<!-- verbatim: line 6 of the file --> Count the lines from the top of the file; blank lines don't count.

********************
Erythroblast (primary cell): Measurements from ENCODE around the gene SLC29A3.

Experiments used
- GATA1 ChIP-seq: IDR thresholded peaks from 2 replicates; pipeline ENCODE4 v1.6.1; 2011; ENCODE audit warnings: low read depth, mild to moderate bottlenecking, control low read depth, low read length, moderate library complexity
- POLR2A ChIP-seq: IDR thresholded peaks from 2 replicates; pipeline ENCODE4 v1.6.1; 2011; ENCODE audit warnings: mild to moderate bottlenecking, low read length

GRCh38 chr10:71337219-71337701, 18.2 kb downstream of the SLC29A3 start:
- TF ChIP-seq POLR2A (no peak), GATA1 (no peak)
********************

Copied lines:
- TF ChIP-seq POLR2A (no peak), GATA1 (no peak)